10 ways to get your 2021 off to the right start

College principal Jo Maher draws on her performance psychology background to share tips for starting the year positively
4th January 2021, 3:53pm
Jo Maher

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10 ways to get your 2021 off to the right start

https://www.tes.com/magazine/news/general/10-ways-get-your-2021-right-start
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The push and pull between the thing we really want and how we achieve it can be explained in a number of ways, but the most impactful one I have seen was in a psychology lecture when I was an undergraduate at Loughborough University. In a motivational interviewing session, our professor put two images side by side. Image one was of a "six-pack" and image two was of a "sick pack"… the difference being a toned abdomen and cans of lager. 

The immediate distraction of an instant reward can often distract our brain and impact our motivation for the thing that we tell ourselves we really want.

Applied neuroscience psychologist Dr Helena Boschi recently described, in a session for college leaders, how 40 per cent of our behaviour is habitual. However, our brains do not distinguish between good and bad habits. So, starting 2021 with habit-forming behaviours designed to influence long-term outcomes is essential to avoid the new year's resolution trap. 


Looking ahead: Nine things education leaders are hoping for in 2021

Wishlist: What are college leaders' wishes for 2021?

The future of FE: What will 2021 bring?


Drawing from my performance psychology background, here are some practical insights to get your 2021 off to the start that you deserve.

Balancing wellbeing and achieving your goals

  1. Social media management - When we see negative content online, it triggers our "fight, flight and freeze" response and sends our stress hormones racing around our nervous system. Spot the repeat offenders and unfollow them.
  2. Nutrition for happiness - I have actively avoided the term "diet" because that is a personal choice and often not habit-forming. Serotonin can affect mood, and food containing the essential amino acid tryptophan can help to produce more serotonin. Salmon, eggs, spinach, turkey and dark chocolate are a good place to start.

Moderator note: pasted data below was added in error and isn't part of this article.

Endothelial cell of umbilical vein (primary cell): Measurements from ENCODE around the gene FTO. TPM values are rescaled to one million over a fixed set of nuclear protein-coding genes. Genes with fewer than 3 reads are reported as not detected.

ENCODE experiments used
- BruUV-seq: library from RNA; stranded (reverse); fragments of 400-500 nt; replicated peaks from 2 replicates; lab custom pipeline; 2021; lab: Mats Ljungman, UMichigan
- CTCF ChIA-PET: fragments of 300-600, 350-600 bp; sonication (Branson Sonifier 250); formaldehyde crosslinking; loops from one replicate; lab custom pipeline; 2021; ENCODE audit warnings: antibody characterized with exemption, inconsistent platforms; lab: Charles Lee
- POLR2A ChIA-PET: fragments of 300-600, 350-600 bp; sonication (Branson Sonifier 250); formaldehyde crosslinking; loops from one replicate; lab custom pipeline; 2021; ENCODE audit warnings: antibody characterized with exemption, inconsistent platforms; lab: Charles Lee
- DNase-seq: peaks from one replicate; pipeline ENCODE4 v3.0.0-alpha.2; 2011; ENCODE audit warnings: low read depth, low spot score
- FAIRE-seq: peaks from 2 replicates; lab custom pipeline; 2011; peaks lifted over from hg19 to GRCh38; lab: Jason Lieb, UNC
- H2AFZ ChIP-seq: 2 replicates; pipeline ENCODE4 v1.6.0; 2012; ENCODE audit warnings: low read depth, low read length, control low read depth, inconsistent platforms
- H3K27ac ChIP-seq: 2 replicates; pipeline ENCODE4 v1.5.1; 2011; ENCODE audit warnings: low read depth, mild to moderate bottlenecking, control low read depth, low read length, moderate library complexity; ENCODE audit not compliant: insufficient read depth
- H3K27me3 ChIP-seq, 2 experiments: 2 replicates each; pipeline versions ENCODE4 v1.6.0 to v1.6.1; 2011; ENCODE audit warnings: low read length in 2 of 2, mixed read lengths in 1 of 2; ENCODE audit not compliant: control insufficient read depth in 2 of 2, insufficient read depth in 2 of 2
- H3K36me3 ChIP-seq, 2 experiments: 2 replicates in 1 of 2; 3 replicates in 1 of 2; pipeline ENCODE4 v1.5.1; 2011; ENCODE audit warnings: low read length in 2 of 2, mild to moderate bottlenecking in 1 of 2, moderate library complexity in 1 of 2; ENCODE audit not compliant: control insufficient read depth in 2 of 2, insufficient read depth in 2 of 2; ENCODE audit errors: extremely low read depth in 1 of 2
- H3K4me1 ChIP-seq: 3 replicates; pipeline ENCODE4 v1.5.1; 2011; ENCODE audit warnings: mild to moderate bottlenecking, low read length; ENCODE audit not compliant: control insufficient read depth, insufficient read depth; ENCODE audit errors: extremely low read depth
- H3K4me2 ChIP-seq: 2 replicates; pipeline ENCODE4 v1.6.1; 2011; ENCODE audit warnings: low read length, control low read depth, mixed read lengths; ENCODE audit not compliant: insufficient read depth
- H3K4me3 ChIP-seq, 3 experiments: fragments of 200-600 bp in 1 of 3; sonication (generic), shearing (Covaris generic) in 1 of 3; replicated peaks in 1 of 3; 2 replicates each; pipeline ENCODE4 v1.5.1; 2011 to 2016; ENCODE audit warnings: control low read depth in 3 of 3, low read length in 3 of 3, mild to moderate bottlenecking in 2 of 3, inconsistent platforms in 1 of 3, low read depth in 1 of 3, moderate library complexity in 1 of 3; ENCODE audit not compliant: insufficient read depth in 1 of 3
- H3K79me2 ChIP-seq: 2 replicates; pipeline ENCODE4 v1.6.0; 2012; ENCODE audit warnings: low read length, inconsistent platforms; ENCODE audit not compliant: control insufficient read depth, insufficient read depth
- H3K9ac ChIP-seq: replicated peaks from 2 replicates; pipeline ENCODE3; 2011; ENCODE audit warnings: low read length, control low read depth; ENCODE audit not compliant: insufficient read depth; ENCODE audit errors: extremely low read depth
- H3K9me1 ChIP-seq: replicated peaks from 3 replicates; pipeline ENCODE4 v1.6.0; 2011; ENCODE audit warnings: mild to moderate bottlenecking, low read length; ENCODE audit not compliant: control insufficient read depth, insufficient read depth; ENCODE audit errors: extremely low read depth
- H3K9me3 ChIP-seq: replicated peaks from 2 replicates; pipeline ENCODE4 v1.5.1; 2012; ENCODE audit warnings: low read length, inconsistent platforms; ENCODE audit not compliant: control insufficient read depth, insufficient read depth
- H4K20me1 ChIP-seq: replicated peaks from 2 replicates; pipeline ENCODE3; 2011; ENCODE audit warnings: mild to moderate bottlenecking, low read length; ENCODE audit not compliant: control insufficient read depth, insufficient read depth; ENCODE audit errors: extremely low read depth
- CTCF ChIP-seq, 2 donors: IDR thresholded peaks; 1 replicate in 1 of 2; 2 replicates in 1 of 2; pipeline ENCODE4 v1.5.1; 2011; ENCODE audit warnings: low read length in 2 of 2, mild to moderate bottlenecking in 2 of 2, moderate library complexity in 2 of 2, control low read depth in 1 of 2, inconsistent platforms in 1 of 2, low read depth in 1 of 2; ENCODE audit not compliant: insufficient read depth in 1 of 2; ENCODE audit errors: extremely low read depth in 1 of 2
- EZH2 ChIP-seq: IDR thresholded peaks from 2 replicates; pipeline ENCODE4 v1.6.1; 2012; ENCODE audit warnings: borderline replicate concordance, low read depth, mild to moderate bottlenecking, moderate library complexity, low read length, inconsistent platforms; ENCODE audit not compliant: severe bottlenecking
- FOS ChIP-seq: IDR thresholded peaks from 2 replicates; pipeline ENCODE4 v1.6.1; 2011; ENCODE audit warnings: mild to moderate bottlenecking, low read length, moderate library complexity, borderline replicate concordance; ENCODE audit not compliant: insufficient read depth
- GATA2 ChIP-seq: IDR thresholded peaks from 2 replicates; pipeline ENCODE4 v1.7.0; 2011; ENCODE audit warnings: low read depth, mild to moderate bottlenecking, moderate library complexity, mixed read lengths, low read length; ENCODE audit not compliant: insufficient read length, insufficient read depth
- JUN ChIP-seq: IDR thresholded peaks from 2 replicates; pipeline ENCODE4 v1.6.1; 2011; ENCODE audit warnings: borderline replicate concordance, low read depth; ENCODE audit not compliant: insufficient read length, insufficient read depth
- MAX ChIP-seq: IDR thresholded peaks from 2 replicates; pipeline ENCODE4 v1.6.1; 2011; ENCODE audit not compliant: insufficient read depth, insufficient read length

3. Digital day management - Take the guilt out of prioritising your wellbeing first. As Association of Colleges president Sally Dicketts often reminds us, there is a reason why on a plane, you are told to put your own oxygen mask on first. "Zoom" fatigue is real, so try to balance breaks in between lessons or meetings by completing tasks that take worries away or by going for a walk.
  4. Spending time in the natural environment - Researchers at the University of Minnesota have outlined how many studies have produced strong evidence that even three to five minutes of contact with nature can significantly reduce stress and have a complex impact on emotions, reducing anger and fear and increasing pleasant feelings. Consider the time you spend outside, greenery in your office or home office, and interactions with art.
  5. Sleep - Sleep is essential and having a pre-sleep routine can help to enhance it. Limiting device screen time, writing a "to do" list with actions to commit to, having a hot bath and using lavender are all ways you can try to fit around your routine to enhance sleep quality.
  6. Articulate your feelings - Find a trusted person with whom you can get things off your chest in a safe space, but make sure you both do it equally to keep balance in the relationship.
  7. Process goals - What are the actions you need to engage in to achieve your aim? The best process goals are technical and focused. Ensure that you write them down.
  8. Breathe - Counting to three whilst you breath in and to one on the way out, repeating three times, is a good way to just distract your brain and improve oxygen flow.
  9. Certainty - This helps to turn off the part of brain designed to keep us safe, so even in the midst of all of the guidance we are receiving, find a few tangibles that you can control and focus on those.
  10. Reward yourself - Our brain triggers positively with rewards even if they are the smallest things, so treat yourself (and no that does not always mean with wine) or pay it forward.

Jo Maher is principal and chief executive of Loughborough College


 

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